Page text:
mailing list archives
Re: [PEN-TEST] Legalities and Liabilities
From: Dan Ryan <DanRyan () DANJRYAN COM>
Date: Tue, 12 Sep 2000 16:28:36 -0400
A written contract between the tester(s) and the organization being tested
is critical. It protects the testers in the event that damage is
inadvertantly done, and prevents charges under criminal codes that the
tester is a hacker rather than an authorized user. It also protects the
tester after the test. There are complicated issues that need to be
addressed by an attorney who understands the field. This is not a "do it
Daniel J. Ryan
Attorney at Law
Law Offices of Daniel J. Ryan
380 Forelands Road
Annapolis, Maryland 21401
DanRyan () danjryan com
From: Penetration Testers [mailto:PEN-TEST () SECURITYFOCUS COM]On Behalf
Of Ben Lull
Sent: Tuesday, September 12, 2000 2:43 PM
To: PEN-TEST () SECURITYFOCUS COM
Subject: [PEN-TEST] Legalities and Liabilities
I have some questions regarding the legal aspects of penetration
testing (I'm hoping this hasn't be answered on the list before,
I haven't had time to keep up for the past couple of weeks).
1.) Before a pen/sec test takes place, what type of legal documentation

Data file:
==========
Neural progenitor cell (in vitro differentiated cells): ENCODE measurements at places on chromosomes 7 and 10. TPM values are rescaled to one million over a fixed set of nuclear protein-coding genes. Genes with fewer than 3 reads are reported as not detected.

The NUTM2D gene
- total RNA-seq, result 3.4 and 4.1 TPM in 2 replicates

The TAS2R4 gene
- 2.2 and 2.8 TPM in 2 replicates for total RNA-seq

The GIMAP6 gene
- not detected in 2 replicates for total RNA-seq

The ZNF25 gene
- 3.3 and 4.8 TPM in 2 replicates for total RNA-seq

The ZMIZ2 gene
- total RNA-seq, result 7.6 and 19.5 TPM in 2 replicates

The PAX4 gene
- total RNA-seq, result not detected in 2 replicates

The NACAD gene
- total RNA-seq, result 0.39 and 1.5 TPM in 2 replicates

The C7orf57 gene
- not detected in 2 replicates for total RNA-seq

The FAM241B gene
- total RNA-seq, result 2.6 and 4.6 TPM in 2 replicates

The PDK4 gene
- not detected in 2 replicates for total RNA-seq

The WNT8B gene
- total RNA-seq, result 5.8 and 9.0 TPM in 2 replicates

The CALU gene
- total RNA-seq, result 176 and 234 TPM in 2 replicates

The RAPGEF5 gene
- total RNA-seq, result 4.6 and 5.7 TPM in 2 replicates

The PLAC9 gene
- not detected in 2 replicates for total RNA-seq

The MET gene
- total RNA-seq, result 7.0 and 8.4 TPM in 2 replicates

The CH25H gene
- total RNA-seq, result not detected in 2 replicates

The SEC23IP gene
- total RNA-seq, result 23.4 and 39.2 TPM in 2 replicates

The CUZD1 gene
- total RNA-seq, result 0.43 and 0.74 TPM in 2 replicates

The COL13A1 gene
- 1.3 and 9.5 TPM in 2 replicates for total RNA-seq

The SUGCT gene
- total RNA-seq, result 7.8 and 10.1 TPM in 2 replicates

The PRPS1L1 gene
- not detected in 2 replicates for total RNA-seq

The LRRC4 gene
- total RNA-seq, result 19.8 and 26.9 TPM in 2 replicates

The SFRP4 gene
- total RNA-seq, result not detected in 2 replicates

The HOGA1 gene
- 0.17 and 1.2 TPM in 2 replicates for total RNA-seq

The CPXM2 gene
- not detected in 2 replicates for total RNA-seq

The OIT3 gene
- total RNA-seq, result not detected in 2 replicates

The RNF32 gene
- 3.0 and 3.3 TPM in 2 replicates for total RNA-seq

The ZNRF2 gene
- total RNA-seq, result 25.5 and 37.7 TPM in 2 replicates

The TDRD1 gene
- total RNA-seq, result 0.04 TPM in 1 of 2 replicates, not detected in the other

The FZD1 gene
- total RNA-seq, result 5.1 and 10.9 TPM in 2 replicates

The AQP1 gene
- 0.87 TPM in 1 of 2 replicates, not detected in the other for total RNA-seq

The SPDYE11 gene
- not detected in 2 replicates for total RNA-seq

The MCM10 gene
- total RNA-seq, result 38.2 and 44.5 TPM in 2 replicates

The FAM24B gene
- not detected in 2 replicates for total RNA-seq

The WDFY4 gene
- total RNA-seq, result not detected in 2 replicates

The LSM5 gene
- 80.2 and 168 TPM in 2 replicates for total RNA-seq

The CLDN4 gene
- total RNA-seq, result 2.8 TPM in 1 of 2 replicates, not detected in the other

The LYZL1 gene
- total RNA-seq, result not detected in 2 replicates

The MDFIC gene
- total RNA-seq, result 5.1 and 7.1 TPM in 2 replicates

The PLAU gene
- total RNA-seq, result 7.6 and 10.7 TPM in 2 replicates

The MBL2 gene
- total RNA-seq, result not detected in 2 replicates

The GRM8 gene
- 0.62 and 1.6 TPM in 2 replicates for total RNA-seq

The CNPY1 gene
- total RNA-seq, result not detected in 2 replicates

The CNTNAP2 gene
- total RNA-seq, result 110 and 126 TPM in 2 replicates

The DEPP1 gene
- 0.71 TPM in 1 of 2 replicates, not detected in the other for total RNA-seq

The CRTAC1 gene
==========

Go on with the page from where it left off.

should be obtained (disclaimers, limitation of liability, etc..)?
2.) What are major topics that should be discussed and included in a
contract between the pen/sec company and their client? Should a
contract even be written up in the first place?
3.) When conducting a pen/sec test what legal issues should be kept in
mind (e.g.. get out of jail free type of stuff).
5.) After a pen/sec test, if the client's network is cracked, can the
pen/sec company be held responsible?
6.) If the pen/sec company offers services such as actual securing of
systems, can they be held responsible if the systems they secured are
I'd appreciate as much feed back as possible. Once again I apologize if
this has already been discussed.
* Ben Lull
* ValleyLocal Internet, Inc.
* Systems Administrator